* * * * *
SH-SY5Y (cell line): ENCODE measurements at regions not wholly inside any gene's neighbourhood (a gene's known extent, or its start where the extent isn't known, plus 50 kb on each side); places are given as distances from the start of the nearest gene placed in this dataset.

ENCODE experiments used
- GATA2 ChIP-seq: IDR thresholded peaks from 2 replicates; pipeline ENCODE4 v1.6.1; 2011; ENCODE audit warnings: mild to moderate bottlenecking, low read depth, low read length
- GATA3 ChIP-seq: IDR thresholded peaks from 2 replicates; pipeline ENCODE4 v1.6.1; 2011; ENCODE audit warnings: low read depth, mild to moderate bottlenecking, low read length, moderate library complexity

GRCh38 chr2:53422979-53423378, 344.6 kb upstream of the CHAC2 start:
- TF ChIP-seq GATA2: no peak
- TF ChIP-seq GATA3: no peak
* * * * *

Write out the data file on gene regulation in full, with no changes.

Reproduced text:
SH-SY5Y (cell line): ENCODE measurements at regions not wholly inside any gene's neighbourhood (a gene's known extent, or its start where the extent isn't known, plus 50 kb on each side); places are given as distances from the start of the nearest gene placed in this dataset.

ENCODE experiments used
- GATA2 ChIP-seq: IDR thresholded peaks from 2 replicates; pipeline ENCODE4 v1.6.1; 2011; ENCODE audit warnings: mild to moderate bottlenecking, low read depth, low read length
- GATA3 ChIP-seq: IDR thresholded peaks from 2 replicates; pipeline ENCODE4 v1.6.1; 2011; ENCODE audit warnings: low read depth, mild to moderate bottlenecking, low read length, moderate library complexity

GRCh38 chr2:53422979-53423378, 344.6 kb upstream of the CHAC2 start:
- TF ChIP-seq GATA2: no peak
- TF ChIP-seq GATA3: no peak